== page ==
• February 12, 1884 (1980) – Alice Roosevelt Longworth, “Princess Alice,” the first political celebrity of the 20th century, when her father Theodore Roosevelt was asked why he could not discipline her, he explained that he do that or rule the country but he couldn’t do both, as adult she espoused isolationist ideas of America First
  • February 12, 1926 (1992) – Joan Mitchell, abstract painter, creations included many 6- and 8-foot canvasses with animals, her poetry also included nature and animals subjects
  • February 13, 1906 (1990) – Pauline Frederick, journalist, first woman network radio correspondent (1939), first woman to moderate a presidential debate (1976)
  • February 14, 1847 (1919) – Anna Howard Shaw, woman suffrage leader, exceptionally fine orator, licensed as Methodist Protestant minister in 1880, graduated as M.D. in 1886, organizer with Massachusetts Woman Suffrage Association 1888-92, lectured in every state, beloved president of the National American Woman Suffrage Association (1904-15), awarded the Distinguished Service Medal for her work during World War I
  • February 14, 1891 (1977) – Katherine Stinson, the fourth licensed woman pilot in the country (1912), first to fly mail from Helena, Montana (1913), first woman to “loop the loop” (1915), first woman to fly in Asia, drawing 25,000 to watch in Tokyo
  • February 14, 1904 (1988) – Jessie O’Connor, journalist, Smith College magna cum laude (1925), reported textile strikes in North Carolina and coal strikes in Harland Co., Kentucky, helped those accused of communism, Vietnam anti-war opposition, and anti-Reagan protests
  • February 14, 1914 (1976) – Nancy Love, pilot, ferried planes to Canada during World War II as Commander of the Women’s Auxiliary Ferrying Squadron (WAFS) 1940-42, group later absorbed into WASPs
  • February 15, 1820 (1906) – Susan B. Anthony, inspirational leader of 19th century women’s right movement, national suffrage strategist, lecturer, activist
  • February 15, 1935 – Susan Brownmiller, writer, also known as Susan Warhaftig, writes novels and conducts historical research, including Against Our Will: Men, Woman and Rape (1975) and a memoir, In Our Time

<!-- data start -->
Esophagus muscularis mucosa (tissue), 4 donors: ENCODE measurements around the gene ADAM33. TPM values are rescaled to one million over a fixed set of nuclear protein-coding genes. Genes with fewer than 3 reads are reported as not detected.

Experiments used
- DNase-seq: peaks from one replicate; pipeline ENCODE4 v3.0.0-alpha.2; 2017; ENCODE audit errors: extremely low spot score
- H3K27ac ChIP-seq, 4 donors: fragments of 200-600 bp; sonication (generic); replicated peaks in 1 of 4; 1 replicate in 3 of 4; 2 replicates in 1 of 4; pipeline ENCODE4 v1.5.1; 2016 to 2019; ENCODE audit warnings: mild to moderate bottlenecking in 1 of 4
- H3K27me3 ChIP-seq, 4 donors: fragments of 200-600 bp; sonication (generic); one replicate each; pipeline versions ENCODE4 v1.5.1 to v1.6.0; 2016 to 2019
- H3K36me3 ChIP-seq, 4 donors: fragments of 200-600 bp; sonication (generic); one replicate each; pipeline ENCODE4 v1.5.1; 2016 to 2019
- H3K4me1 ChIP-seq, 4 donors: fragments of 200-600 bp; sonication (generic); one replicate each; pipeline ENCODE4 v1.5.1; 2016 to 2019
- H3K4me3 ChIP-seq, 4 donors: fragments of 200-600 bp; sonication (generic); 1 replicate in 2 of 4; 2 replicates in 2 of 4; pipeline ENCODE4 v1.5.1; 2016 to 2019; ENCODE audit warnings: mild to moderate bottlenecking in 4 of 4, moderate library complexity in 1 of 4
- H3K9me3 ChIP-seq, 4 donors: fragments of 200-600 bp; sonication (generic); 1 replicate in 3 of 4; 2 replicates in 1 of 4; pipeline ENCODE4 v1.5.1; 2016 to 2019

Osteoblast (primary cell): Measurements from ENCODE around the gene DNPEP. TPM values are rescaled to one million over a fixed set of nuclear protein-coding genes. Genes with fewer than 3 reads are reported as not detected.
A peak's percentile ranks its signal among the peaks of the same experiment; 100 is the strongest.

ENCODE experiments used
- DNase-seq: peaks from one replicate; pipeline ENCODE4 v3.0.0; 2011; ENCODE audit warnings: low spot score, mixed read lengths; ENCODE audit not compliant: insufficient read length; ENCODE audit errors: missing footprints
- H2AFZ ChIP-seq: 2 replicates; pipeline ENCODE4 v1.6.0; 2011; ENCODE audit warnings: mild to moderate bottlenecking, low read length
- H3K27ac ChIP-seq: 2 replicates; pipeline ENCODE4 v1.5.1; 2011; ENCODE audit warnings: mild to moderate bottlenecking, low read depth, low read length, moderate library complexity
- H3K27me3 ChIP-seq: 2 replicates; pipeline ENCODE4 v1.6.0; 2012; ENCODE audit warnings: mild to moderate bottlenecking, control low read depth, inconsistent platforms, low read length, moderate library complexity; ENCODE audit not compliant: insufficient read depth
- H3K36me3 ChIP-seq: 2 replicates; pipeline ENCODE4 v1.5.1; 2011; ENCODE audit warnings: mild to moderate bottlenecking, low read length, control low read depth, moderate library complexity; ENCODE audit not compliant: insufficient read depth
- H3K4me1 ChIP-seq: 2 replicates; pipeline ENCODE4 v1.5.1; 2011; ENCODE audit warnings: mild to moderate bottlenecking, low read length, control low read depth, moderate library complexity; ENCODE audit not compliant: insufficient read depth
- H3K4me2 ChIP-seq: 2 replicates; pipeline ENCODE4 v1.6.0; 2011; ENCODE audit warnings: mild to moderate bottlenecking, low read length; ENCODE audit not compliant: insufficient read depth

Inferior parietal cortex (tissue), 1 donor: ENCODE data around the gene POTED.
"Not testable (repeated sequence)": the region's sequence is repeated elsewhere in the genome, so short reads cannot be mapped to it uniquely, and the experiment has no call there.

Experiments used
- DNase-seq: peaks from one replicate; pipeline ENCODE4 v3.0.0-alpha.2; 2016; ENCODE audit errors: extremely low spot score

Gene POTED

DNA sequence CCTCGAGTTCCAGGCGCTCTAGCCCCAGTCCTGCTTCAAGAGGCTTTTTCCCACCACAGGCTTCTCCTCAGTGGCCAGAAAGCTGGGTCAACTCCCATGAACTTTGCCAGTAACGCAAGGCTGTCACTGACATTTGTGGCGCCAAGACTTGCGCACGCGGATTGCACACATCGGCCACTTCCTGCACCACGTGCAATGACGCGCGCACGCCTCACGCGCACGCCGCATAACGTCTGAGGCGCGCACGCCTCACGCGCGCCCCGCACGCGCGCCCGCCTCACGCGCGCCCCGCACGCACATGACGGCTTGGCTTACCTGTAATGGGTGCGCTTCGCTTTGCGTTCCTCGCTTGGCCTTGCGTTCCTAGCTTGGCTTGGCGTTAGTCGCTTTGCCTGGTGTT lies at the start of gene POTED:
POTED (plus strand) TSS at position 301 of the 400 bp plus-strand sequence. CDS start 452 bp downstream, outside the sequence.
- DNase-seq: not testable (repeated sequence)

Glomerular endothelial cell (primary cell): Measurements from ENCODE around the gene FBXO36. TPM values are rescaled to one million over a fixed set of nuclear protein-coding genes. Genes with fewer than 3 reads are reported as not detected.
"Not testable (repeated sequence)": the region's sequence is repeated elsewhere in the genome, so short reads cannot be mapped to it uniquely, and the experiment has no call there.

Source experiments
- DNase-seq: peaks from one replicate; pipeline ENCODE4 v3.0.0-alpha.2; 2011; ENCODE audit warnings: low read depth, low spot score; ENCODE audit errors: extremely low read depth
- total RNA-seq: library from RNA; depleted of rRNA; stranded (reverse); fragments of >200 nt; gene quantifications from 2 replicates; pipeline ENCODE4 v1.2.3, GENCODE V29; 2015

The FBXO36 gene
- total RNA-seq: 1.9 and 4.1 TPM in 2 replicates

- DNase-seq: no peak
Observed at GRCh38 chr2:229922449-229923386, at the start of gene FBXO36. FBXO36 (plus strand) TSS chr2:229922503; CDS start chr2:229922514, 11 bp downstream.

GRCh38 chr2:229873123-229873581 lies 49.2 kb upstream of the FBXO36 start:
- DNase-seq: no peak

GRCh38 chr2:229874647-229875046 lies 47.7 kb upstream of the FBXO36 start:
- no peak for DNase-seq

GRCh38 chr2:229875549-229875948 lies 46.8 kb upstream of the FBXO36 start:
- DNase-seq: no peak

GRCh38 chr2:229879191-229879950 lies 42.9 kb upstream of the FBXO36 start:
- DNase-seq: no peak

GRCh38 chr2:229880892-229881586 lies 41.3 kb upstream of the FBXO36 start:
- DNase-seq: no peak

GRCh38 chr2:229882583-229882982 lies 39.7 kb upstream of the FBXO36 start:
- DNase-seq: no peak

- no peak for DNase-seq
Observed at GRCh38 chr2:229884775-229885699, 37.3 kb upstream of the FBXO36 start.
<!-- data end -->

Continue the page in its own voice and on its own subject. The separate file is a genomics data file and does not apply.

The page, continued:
• February 16, 1870 (1927) – Leonora O’Reilly, labor organizer, founding member of the Woman’s Trade Union League, helped found NAACP
  • February 16, 1905 (1988) – Louise Larson, first Chinese American and first Asian American reporter in a mainstream daily paper (1926), received many awards, wrote memoir Sweet Bamboo (1989)
  • February 17, 1912 (2005) – Andre Norton, writer, Alice Mary Norton used “Andre” thinking that it would be more salable in science fiction and fantasy, also used pseudonyms “Andrew North” and “Allen Weston,” 50 years later she was named “Grand Dame of Science and Fantasy”
  • February 17, 1930 – Ruth Rendell, author who under the pseudonym “Barbara Vine” became popular in America for her psychological crime thrillers novels but she is really the English Baroness of Babergh, C. B. E.
  • February 18, 1931 – Toni Morrison, Pulitzer Prize winning novelist, first African-American to win the Nobel Prize for Literature (1993)
  • February 18, 1934 (1992) – Audre Geraldine Lorde, writer, authored a book of poetry or essay almost every year, fought sexism and homophobia, joined the struggle for civil rights and feminism, created Kitchen Table Women of Color Press with others in 1988, wrote A Burst of Light to highlight her response to liver cancer
  • February 19, 1902 (1992) – Kay Boyle, writer and political activist, involvement in anti-Vietnam war demonstrations led to jail sentence in Oakland, CA, considered by some a better writer than Djuna Barnes and Anais Nin but has not yet earned similar acclaim
  • February 19, 1952 – Amy Tan, novelist, mother-daughter relationships are subject of The Joy Luck Club, now in 35 languages, The Kitchen God’s Wife (1991), and The Bonesetter’s Daughter (2001)
  • February 20, 1805 (1879) – Angelina Grimké, abolitionist, joined the Philadelphia Female Anti-Slavery Society in 1835 and addressed “mixed” audiences in 1837, wrote An Appeal to the Christian Women of the South criticizing slavery in 1836, after which a price was placed on her head should she return to South Carolina
  • February 20, 1902 (1995) – Katharine Way, Ph. D. in nuclear theory at the University of North Carolina (1938), developed the Way-Wigner formula for fission produced decay, her concern for the health of retirees led to Durban Seniors for Better Health in the City of Medicine